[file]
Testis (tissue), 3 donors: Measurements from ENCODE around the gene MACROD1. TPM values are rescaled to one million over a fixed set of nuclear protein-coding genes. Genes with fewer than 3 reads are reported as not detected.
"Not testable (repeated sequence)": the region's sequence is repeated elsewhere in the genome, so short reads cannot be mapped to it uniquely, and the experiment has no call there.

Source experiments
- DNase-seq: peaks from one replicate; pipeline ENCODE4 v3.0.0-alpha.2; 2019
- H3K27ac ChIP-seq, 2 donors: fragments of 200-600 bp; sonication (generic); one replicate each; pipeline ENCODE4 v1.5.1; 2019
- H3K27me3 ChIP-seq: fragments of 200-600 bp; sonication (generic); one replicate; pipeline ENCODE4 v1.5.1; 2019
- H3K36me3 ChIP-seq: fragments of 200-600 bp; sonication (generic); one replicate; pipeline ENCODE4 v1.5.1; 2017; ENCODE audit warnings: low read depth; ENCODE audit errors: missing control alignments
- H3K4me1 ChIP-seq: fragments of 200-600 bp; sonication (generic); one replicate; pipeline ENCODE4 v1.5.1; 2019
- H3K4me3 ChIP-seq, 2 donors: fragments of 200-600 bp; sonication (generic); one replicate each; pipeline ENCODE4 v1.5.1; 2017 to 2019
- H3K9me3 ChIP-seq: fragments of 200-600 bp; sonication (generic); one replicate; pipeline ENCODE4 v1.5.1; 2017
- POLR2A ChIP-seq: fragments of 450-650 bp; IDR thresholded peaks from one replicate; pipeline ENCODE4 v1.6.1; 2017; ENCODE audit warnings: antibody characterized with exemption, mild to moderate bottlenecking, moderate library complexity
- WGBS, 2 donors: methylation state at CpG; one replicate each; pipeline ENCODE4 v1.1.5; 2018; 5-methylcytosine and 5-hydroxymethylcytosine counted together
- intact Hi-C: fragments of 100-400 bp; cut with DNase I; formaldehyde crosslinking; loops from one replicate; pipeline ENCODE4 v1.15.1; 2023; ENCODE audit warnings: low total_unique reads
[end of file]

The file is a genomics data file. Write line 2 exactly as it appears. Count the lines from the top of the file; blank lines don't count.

"Not testable (repeated sequence)": the region's sequence is repeated elsewhere in the genome, so short reads cannot be mapped to it uniquely, and the experiment has no call there.